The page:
Supreme Court find A&E receptionist negligent in brain damage case
Written by Jennifer Hales, solicitor in the medical negligence department at Fletchers
Michael Darnley v Croydon Health Services NHS Trust: Organisations can now be held liable for the actions of non-medical staff, if misleading information is provided which causes injury.
In May 2010 Mr Darnley attended the A&E department of Croydon Health Services NHS Trust with a head injury. he should have been told that he would be assessed by a triage Nurse within 30 minutes. Mr Darnley was however incorrectly told by reception staff that he could wait up to 4-5 hours for medical treatment.
On the basis of the information provided by the reception staff, Mr Darnley decided to go home after 19 minutes.
At home, Mr Darnley’s condition deteriorated and by the time he had been readmitted to hospital he had suffered permanent brain damage.
It was alleged by Mr Darnley that if the reception staff had provided the correct advice (assessment within 30 minutes) he would have remained in hospital and received treatment thus avoiding permanent brain damage.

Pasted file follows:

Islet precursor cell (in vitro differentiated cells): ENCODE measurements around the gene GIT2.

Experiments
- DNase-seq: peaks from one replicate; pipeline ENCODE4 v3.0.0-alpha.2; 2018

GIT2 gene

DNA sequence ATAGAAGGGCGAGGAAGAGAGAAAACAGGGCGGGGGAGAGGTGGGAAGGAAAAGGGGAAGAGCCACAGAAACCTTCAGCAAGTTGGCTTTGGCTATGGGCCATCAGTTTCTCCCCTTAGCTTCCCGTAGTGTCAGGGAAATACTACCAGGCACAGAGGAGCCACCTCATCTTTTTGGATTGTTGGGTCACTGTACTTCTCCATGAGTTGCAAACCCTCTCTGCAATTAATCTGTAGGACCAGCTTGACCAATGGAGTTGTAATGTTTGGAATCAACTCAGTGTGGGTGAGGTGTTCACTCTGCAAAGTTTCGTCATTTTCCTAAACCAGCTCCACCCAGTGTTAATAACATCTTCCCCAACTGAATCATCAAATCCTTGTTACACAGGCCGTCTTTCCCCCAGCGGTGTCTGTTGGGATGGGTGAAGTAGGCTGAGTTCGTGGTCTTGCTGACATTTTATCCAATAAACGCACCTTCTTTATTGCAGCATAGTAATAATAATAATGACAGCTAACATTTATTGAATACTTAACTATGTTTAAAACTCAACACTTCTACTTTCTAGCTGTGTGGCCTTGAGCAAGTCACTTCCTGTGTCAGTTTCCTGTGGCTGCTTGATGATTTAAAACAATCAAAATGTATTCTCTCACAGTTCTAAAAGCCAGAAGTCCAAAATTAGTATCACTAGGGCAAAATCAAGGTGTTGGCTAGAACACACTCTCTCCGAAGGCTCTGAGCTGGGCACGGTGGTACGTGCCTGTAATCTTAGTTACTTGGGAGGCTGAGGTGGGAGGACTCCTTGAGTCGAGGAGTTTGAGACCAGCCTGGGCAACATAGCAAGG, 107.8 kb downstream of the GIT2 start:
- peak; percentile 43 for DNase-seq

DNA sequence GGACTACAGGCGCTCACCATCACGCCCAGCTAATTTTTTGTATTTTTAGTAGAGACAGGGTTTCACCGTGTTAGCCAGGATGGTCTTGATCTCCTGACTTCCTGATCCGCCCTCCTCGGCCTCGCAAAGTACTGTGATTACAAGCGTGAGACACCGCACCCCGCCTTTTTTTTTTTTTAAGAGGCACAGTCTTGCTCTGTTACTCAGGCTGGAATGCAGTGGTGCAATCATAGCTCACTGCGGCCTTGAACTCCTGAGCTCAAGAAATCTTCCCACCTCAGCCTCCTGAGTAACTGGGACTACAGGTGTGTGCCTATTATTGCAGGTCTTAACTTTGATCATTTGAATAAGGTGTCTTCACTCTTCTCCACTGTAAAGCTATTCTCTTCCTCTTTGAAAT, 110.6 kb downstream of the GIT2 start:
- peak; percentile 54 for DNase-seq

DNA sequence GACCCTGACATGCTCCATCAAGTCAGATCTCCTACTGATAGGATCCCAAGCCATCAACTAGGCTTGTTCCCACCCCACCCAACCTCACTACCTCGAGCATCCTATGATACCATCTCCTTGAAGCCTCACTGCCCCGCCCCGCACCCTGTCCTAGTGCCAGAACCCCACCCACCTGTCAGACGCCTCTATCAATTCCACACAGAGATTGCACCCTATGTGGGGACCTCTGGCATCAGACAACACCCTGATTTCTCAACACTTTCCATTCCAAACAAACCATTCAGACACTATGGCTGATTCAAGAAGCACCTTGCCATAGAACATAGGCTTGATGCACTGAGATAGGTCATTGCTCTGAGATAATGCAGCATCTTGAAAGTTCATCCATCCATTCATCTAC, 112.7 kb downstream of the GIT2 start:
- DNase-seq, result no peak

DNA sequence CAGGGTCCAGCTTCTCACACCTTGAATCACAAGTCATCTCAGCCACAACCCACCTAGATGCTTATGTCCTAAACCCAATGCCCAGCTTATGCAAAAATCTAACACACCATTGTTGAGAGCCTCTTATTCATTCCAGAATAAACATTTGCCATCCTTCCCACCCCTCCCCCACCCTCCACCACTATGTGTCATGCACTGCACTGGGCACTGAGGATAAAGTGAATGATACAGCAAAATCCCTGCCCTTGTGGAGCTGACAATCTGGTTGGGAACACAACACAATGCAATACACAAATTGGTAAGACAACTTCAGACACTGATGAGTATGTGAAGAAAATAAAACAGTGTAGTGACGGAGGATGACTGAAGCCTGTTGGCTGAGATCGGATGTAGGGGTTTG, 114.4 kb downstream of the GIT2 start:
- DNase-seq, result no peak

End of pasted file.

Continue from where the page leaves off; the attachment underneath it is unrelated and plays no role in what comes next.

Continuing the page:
The High Court and Court of Appeal initially dismissed Mr Darnley’s claim on the basis that the Hospital Trust and reception staff did not have a duty of care to provide Mr Darnley with the appropriate waiting times.
Lord Justice Jackson in particular argued that to hold the reception staff responsible would open the floodgates and that “Litigation about who said what to whom in A&E waiting rooms could become a fertile area for claimants and their representatives.”
NHS Resolution also commented that although this was a ‘sad case’ the ‘novel’ claim was resisted in the interests of the NHS, and that ‘opening up receptionists to negligence claims of this kind would have had very serious consequences’.
However, the recent ruling by the Supreme Court has overturned the previous judgements. The Supreme Court set out that it is well established that healthcare providers owe a duty of care to their patients and this includes the actions of Reception staff. There is no distinction between medical and non-medical staff.
The effect of the judgement is that organisations can now be held liable for the actions of non-medical staff. In the case of Mr Darnley, the misleading information provided regarding A&E waiting times caused him to suffer brain damage and long-term disability (for which Croydon Health Services NHS Trust will now have to compensate him).
This decision has implications for all healthcare providers, including GP, Dental receptionists, A&E and Ambulance services where employed non-medical staff provide advice on which patients rely.
Organisations must now take steps to ensure that non-medical staff understand the implications of their actions and that they have a duty to provide reasonably accurate and non-misleading advice.